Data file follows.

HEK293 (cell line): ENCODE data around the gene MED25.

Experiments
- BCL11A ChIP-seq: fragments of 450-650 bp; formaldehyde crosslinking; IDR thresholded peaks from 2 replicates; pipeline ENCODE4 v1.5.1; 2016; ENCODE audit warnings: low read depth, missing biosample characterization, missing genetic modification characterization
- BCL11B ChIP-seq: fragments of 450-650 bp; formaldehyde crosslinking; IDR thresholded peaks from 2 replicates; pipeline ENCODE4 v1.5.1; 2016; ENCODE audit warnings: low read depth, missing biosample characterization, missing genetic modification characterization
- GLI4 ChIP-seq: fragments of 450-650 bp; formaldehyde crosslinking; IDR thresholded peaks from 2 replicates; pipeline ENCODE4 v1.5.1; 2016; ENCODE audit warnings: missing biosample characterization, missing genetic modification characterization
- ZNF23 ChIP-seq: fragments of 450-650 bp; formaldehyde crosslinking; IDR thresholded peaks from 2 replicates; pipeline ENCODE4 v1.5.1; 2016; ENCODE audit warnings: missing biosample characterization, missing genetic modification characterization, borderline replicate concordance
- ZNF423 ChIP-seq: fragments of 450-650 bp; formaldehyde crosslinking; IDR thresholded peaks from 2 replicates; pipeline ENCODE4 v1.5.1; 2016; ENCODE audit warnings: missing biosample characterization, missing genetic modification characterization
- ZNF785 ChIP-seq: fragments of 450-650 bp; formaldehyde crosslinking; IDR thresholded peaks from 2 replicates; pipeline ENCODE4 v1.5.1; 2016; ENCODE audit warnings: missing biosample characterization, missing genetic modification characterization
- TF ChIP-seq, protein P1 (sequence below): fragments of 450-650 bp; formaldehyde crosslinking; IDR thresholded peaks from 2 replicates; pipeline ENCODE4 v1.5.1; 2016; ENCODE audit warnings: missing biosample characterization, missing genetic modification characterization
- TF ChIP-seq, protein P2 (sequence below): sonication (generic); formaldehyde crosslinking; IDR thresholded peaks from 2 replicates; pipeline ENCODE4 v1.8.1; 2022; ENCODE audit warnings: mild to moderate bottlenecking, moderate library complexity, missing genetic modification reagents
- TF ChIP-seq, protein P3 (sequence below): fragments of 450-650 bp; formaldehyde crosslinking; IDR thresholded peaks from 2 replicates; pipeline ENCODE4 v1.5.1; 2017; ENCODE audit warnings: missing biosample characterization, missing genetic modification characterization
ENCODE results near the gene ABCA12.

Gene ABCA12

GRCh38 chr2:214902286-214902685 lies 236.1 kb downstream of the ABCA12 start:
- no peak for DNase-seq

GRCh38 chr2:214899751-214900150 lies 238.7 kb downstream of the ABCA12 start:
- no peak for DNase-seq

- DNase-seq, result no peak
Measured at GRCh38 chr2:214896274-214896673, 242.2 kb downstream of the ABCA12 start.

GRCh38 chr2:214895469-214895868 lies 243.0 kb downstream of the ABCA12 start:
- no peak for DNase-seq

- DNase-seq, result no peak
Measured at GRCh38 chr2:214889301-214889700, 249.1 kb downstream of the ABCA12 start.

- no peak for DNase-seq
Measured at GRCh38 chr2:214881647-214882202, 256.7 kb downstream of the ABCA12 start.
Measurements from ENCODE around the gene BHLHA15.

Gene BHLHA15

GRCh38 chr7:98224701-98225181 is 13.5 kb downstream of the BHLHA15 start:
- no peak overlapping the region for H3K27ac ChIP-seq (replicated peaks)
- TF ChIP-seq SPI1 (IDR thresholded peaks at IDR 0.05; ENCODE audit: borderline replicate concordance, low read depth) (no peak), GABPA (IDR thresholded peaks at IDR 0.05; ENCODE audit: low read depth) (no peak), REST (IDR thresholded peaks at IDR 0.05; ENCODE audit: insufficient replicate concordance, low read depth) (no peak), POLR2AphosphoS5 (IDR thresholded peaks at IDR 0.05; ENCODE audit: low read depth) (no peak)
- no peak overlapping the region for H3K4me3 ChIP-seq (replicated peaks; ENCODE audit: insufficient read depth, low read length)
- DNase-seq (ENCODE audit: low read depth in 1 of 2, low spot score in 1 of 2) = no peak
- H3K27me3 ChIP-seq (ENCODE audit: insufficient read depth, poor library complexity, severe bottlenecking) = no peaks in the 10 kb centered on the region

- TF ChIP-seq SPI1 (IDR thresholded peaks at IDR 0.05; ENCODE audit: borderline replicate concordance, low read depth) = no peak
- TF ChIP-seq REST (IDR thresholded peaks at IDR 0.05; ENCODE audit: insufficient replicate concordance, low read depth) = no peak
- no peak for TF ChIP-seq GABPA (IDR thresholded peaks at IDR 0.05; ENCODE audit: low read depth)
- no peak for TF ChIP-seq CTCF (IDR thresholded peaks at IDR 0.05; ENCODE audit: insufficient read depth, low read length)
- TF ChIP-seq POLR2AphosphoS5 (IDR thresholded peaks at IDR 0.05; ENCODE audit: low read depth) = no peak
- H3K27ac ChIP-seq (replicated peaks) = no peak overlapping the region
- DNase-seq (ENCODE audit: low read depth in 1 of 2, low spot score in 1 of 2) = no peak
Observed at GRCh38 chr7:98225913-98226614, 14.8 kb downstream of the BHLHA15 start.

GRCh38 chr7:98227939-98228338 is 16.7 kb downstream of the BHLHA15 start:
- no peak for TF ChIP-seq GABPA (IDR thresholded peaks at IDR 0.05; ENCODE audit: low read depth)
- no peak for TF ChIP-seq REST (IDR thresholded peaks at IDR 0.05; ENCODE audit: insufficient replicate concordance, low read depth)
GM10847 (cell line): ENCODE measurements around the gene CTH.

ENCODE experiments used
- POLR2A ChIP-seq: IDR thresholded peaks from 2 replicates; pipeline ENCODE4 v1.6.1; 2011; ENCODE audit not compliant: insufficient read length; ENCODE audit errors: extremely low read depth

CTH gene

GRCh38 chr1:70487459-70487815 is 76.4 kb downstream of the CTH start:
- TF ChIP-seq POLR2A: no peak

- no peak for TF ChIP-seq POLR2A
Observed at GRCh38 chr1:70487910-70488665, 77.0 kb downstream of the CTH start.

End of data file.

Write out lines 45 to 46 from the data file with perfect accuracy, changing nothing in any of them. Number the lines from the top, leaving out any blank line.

GM10847 (cell line): ENCODE measurements around the gene CTH.

ENCODE experiments used